BECOMING MARJORIE launched!

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Sharing the stage with (left to right) Rainy Day Books founder and owner, Vivien Jennings, Marjorie’s daughters Barbara and Debbie, the author (me!), and Marjorie’s friend and colleague, Janice Kreamer, Chair of the Kauffman Foundation.

More than two years ago, I began a book commission to capture the story of one of our nation’s unsung feminists–the sort of woman who wouldn’t have even called herself a feminist. It all culminated with an incredible launch week for me full of media interviews and promo stuff from September 19 to 24, 2017.  All those spoon-bending, how-in-the-heck-am-I-gonna-do-this hours spent (and will experience again–I’m already into the next commission) do somehow grow from an idea into the words and they find their pages and get beautifully bound and into the hands of readers.

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The NPR gig: now to remember everything I wrote!

I’m going to give enormous credit to the most amazing artists who comprise 94 Design–Paul and Laura Adams. Their exquisitely art-directed style turned boxes of artifacts into thoughtful visual assets. This is our second book together and I really don’t want to ever try this without them. They make my concept real, and then they make even better than I hoped it could look.

Paul and Laura Adams of 94 Design are the consummate professionals behind the art-directed look.

If you’d like to learn more about the woman who prompted a book to be written about her amazing life and legacy 25 years after she died, she’s here:

BECOMING MARJORIE

http://www.rainydaybooks.com/search/site/Becoming%20Marjorie

 

oh what a world

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My daughter celebrated her 20th birthday by marching on Washington DC with tens of thousands of other women. It was an intense kind of joining, and a peaceful event . . . the sort of thing that happens when women are in charge.

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I have no hope for this country under the new administration, but I am full of hope for what women can do to influence our future. Just looking at my girl makes me feel that way.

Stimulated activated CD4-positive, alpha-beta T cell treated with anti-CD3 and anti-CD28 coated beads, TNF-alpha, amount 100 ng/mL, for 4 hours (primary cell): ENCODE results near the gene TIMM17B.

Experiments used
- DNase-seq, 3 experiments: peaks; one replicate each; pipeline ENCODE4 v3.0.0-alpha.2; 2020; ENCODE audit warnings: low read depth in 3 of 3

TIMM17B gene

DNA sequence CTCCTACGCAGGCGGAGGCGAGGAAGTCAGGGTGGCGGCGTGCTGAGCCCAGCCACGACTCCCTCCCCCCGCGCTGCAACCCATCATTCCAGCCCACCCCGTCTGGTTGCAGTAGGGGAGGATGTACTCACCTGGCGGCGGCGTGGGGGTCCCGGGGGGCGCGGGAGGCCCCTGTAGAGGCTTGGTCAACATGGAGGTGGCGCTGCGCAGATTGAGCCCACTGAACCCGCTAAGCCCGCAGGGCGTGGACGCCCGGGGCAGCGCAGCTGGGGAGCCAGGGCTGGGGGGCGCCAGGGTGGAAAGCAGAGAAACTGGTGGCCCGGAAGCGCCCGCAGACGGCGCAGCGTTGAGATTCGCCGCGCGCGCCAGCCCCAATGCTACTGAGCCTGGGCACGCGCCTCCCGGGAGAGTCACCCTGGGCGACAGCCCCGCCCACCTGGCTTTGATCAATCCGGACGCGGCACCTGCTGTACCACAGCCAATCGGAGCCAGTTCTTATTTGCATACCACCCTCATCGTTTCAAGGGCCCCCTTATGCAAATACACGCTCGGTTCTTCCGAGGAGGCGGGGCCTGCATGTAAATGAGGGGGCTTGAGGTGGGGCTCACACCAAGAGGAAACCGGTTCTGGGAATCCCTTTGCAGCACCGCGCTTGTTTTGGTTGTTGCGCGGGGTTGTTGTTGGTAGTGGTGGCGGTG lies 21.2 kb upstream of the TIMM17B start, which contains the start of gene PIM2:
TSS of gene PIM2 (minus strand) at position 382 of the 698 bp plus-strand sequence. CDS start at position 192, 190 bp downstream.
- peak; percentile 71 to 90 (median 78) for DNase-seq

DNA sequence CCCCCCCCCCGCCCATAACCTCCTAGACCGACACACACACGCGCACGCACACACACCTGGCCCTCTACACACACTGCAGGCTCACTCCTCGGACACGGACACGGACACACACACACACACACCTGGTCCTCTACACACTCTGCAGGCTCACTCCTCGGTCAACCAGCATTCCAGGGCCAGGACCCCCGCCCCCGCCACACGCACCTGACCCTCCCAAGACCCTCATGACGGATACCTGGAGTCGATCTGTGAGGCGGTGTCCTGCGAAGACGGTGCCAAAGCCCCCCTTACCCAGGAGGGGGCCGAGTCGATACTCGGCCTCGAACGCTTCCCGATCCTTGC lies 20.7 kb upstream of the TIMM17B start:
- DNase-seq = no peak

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the salt in the water

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I am swaying back and forth over the steam . . . praying to the God of salt in boiling water who keeps the eggshell from cracking.

Today I woke in a country of unconscionable choice. My friends and I text a roll call to see who is standing and how. My dog Nessie wants walking but I’m not sure anything’s got legs anymore, certainly not the popular vote.

Mail just dropped through the slot in the box just like any old day. Maybe somehow it won’t be as bad as we fear. There are still so many good things.

I make of list of happinesses:

Elise got engaged. Brianna’s little Oliver is a week old now. Andrew called from Ireland to remind me of my daughter’s heart. Cybelle got that job at Western. The feeling of my son’s earlobes and the center of his forehead. Gregorian Chants. Bagpipes. To be on the last part of the last chapter and know I’ll make my deadline. The expensive lotion from Taylor. The mermaid stone from Jane. The bird candle from Suzanne . . . the birds in Jill’s office . . . the birds in the airport. Yesterday’s lunch to celebrate my daughter’s first vote in a presidential election that included a woman’s name on the ticket.

Here’s to those huevos, and here’s to celebrating before they were broken. And if I bake bread or write thank you notes or make soup, then oxygen will start to flow through this bag of bones again.

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Outside my kitchen window, there is a geesyness of sky and November’s leaf music. The sun still rose over a world that has seen far worse, I tell myself.

I place the three eggs in the pan. I add more salt to the water, less to the wound.

© L. Seaver 11/9/16

more than words

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Finally, we reach the part of the lake where sandy shallows wrap around a small peninsula. We tie the canoes to branches hanging low over the water. The big boys launch noisily in the direction a Frisbee is thrown. The other mothers call for life preservers. But the boys are already gone . . . drenched in a watersong. And I am drowning in it.